Neural networks were difficult to train. Currently, we have a lot of tricks to achieve faster training and to solve the troubles that arise during model training. On the following, let's explore one of those tricks: batch normalization. When training a model, if the scale of two features (x1 1,2…, x2 100, 200 …) are quite different, the weight adjust in the small-scale features would be small. On the graph above, we observe that w1 just is adjusted slowly compared to w2 during the training.
In this paper, we propose a phase shift deep neural network (PhaseDNN) which provides a wideband convergence in approximating a high dimensional function during its training of the network. The PhaseDNN utilizes the fact that many DNN achieves convergence in the low frequency range first, thus, a series of moderately-sized of DNNs are constructed and trained in parallel for ranges of higher frequencies. With the help of phase shifts in the frequency domain, implemented through a simple phase factor multiplication on the training data, each DNN in the series will be trained to approximate the target function's higher frequency content over a specific range. Due to the phase shift, each DNN achieves the speed of convergence as in the low frequency range. As a result, the proposed PhaseDNN system is able to convert wideband frequency learning to low frequency learning, thus allowing a uniform learning to wideband high dimensional functions with frequency adaptive training. Numerical results have demonstrated the capability of PhaseDNN in learning information of a target function from low to high frequency uniformly.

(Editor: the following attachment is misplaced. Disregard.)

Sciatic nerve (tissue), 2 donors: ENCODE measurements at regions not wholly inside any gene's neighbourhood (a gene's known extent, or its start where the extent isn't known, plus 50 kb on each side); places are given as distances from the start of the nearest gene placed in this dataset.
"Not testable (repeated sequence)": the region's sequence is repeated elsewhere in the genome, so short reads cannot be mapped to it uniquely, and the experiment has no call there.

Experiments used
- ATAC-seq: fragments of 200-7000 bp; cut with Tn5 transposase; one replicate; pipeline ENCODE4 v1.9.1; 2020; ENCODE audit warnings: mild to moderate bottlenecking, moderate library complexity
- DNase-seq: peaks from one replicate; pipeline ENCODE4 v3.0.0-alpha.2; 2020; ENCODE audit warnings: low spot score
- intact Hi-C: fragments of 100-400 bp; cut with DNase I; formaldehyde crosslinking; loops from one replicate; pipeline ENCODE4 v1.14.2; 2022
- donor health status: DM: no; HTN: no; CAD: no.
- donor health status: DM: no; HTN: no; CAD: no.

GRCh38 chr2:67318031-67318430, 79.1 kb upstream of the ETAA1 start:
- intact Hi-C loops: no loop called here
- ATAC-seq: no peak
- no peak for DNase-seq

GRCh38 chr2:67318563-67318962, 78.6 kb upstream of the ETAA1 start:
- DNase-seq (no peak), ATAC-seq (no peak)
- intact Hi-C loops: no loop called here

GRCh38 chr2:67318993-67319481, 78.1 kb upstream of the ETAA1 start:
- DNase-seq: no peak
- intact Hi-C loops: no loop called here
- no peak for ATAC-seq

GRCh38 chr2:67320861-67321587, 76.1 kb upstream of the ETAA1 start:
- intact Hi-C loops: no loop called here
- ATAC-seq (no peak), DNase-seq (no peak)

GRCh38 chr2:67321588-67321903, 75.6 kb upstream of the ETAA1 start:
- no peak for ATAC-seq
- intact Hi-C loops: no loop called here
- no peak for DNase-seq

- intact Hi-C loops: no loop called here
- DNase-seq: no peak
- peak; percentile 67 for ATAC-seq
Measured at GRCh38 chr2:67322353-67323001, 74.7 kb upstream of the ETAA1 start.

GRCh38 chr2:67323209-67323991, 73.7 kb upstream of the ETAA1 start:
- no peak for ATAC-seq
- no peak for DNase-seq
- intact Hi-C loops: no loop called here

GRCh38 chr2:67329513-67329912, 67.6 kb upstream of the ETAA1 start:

Batch Normalization (BatchNorm) is a widely adopted technique that enables faster and more stable training of deep neural networks (DNNs). Despite its pervasiveness, the exact reasons for BatchNorm's effectiveness are still poorly understood. The popular belief is that this effectiveness stems from controlling the change of the layers' input distributions during training to reduce the so-called "internal covariate shift". In this work, we demonstrate that such distributional stability of layer inputs has little to do with the success of BatchNorm. Instead, we uncover a more fundamental impact of BatchNorm on the training process: it makes the optimization landscape significantly smoother. This smoothness induces a more predictive and stable behavior of the gradients, allowing for faster training.
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Batch Normalization basically means that we normalize each activation individually. Training Deep Neural Networks is complicated by the fact that the distribution of each layer's inputs changes during training, as the parameters of the previous layers change. This slows down the training by requiring lower learning rates and careful parameter initialization, and makes it notoriously hard to train models with saturating nonlinearities. We refer to this phenomenon as internal covariate shift. Their paper is a fascinting deep dive into the math of how layers are affected by the input, and how this covariate shift can be reduced by applying batch normalizations.